Skip to content

Inflation: When is it Likely to Come Down?

In the past few months, inflation in the UK has risen to its highest rates in decades. With the majority of consumers worried about what this means for their bank accounts, it’s important to understand why inflation is so high at the moment and when it might drop.

Bank of England

© aslysun / Shutterstock

The story so far

Inflation was at 10.1% in September 2022, which is far above the Bank of England’s target rate of 2%. High inflation means that the spending power of money is falling at a faster rate than before.

This figure is based on an analysis of the cost of various different goods commonly bought and sold in the UK, including food, clothing, rent, and utilities. This is known as the consumer price index (CPI).

When the CPI grows, this indicates inflation. But it’s important to note that inflation doesn’t occur evenly across all goods; at the moment, the price of energy, food, and transport are the biggest factors driving up inflation in the UK.

Some level of inflation is normal, but when inflation is this high, it usually means that prices are rising faster than wages, which has a direct impact on people’s quality of life.

Before inflation drops, it may even rise further. According to the BCC economic forecast, the CPI rate is expected to reach 14% in the fourth quarter of 2022.

When is inflation due to fall?

Nobody knows exactly when inflation in the UK is going to fall, although predictions are indicating that inflation might fall from around the middle of 2023.

This drop is due to changes in those factors that are behind rising inflation, such as:

– Energy prices, which are not expected to rise as much in 2023 and may be capped by the government

– The price of imported goods, which is not expected to rise fast due to the easing of pressures on manufacturers this year

– A lower demand for goods, which is driven by rising inflation and cost of living, slows price rises further

A lot of the fiscal measures that the government introduce at times like this are designed to ease inflation, and the Bank of England also plays a role in tackling inflation by altering interest rates.

How do interest rates impact inflation?

Banks raise interest rates to bring down inflation. This is because higher interest rates make it more expensive to borrow money, which affects consumers’ spending behaviour. Instead of borrowing money, consumers are more likely to save their money, reducing the demand for goods and bringing inflation down.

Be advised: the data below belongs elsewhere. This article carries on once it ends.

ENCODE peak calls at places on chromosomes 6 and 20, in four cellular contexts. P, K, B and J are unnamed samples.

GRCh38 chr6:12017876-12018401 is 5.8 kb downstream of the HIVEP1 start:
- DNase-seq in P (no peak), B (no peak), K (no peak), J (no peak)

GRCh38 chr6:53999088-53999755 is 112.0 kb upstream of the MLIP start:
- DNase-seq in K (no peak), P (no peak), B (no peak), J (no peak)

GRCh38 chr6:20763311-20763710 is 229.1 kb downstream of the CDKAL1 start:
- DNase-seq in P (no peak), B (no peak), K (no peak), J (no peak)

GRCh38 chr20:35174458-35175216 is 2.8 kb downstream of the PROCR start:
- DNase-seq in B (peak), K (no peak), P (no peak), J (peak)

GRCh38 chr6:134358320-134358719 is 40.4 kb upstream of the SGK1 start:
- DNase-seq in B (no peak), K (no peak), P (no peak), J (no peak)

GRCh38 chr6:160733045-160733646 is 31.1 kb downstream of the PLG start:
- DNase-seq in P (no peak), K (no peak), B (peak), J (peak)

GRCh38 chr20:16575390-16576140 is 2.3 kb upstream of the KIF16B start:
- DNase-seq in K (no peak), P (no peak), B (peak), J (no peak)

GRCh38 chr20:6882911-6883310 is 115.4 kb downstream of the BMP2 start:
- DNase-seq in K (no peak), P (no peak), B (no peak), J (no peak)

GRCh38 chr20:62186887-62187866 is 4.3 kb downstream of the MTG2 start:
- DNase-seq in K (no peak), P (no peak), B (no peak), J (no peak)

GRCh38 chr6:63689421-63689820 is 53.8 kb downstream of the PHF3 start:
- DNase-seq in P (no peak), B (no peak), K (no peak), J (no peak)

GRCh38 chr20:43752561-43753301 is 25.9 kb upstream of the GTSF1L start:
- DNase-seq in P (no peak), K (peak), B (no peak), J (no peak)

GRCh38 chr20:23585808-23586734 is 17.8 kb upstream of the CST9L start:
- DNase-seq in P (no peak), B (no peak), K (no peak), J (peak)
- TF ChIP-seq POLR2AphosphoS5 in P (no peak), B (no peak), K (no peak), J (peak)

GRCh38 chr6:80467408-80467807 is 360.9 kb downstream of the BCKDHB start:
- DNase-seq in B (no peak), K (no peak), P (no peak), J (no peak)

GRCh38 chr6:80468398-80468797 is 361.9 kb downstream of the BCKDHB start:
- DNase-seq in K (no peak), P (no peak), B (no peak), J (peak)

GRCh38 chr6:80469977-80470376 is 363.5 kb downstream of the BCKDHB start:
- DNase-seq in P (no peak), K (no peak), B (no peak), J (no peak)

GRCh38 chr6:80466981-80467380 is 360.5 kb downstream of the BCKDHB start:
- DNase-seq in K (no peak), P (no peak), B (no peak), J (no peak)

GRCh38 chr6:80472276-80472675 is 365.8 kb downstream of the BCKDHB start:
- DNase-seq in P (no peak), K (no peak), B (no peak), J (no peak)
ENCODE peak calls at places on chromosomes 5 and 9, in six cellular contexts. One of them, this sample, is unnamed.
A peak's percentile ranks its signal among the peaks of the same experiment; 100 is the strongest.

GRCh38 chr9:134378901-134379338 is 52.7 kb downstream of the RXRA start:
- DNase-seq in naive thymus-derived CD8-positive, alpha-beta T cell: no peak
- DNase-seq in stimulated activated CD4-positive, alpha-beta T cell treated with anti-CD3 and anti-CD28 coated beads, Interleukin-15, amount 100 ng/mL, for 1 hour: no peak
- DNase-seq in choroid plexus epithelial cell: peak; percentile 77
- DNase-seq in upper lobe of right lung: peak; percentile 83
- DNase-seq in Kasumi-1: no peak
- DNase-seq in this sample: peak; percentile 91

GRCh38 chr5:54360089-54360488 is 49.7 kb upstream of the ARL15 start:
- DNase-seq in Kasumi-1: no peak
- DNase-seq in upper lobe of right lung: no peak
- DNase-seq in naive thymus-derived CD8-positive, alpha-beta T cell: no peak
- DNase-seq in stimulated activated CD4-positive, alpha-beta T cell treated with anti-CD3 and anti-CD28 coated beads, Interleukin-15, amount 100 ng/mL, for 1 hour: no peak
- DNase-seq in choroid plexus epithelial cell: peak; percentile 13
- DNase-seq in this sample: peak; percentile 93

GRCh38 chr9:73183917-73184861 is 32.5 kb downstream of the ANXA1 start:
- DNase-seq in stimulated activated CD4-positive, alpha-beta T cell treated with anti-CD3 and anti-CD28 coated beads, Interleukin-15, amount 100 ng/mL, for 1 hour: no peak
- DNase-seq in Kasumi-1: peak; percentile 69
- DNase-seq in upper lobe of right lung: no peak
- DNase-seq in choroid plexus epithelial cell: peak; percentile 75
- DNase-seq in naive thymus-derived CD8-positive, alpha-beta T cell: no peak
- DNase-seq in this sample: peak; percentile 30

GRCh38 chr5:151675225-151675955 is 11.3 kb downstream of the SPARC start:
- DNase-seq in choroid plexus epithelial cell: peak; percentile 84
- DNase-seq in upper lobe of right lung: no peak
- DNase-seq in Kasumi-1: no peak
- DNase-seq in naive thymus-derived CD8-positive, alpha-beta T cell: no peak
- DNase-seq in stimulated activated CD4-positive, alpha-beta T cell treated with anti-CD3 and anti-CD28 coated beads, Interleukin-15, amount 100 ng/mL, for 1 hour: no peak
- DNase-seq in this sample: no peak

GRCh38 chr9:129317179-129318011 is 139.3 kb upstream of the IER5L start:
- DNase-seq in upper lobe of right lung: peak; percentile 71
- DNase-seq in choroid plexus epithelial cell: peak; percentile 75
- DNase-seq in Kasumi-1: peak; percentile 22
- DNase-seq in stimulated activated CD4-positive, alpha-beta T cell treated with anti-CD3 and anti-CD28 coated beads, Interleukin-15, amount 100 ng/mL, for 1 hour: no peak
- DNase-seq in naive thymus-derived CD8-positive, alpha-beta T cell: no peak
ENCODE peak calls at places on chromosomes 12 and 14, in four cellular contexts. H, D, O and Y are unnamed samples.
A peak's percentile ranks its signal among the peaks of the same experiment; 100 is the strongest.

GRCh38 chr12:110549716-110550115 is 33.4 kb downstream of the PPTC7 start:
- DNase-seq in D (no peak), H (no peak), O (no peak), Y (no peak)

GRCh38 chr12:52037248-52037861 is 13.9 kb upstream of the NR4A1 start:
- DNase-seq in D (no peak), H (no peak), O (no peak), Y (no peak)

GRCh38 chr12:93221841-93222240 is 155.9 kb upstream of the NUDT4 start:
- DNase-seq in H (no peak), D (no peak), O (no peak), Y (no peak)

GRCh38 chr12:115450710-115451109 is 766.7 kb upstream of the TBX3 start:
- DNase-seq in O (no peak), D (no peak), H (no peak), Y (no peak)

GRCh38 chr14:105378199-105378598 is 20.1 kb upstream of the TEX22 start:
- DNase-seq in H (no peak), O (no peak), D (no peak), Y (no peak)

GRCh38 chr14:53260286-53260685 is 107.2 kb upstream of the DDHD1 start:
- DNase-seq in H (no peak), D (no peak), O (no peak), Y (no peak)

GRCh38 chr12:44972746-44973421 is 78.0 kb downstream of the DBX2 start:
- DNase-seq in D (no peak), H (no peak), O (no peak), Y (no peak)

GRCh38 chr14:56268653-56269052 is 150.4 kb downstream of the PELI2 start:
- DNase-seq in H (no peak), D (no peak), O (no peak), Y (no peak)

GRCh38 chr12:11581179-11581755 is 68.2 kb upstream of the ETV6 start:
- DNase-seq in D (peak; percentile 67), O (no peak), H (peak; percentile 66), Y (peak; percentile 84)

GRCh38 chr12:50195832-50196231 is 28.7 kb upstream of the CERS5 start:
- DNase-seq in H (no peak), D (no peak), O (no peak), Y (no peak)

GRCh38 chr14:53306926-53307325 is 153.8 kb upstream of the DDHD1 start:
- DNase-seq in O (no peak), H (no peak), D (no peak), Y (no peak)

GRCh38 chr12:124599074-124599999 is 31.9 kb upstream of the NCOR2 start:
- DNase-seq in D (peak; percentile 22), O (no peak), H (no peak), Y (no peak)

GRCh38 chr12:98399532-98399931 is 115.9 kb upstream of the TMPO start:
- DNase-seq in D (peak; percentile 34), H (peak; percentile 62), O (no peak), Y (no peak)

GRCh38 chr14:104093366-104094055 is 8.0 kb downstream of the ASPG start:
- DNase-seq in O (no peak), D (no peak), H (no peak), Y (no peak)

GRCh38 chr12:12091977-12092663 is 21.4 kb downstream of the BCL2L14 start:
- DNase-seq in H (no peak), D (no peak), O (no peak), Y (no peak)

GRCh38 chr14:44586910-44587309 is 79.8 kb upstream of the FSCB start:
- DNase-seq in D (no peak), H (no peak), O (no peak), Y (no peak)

The Bank of England raised the base rate of inflation by 0.75 points (3%) in November 2022, and further interest rate increases are expected next year. Already, since December 2021, the base rate has increased from 0.1%.

What does the future look like?

If predictions are correct, and the rate of inflation in the UK slows in 2023, this will be very positive for most people. It means that the cost of goods won’t rise so sharply, and workers might begin to see their wages grow faster than their expenses again.

It also means the Bank of England may, at some point, be able to lower interest rates, which is positive news for borrowers. Lower inflation figures usually have a positive effect on the financial markets, which have looked uncertain over the past few months.

Consumer borrowing

People looking for alternative means of borrowing money may be considering applying for a logbook loan secured on their vehicle to help them through these unprecedented times of economic uncertainty.

Logbook loans in the UK has increased by 61% since 2011, according to studies. While they didn’t have a great reputation ten years ago, today they have become a viable way of getting extra cash fast, which can sometimes make all the difference in an emergency situation.

The Financial Conduct Authority became involved in the overhaul of logbook loans over the years, with measures to protect borrowers, such as price caps on fees and interest being introduced in 2017. At the start of the agreement, lenders will give borrowers fair warning about the financial and other implications.

Warning: Late repayment can cause you serious money problems. For help go to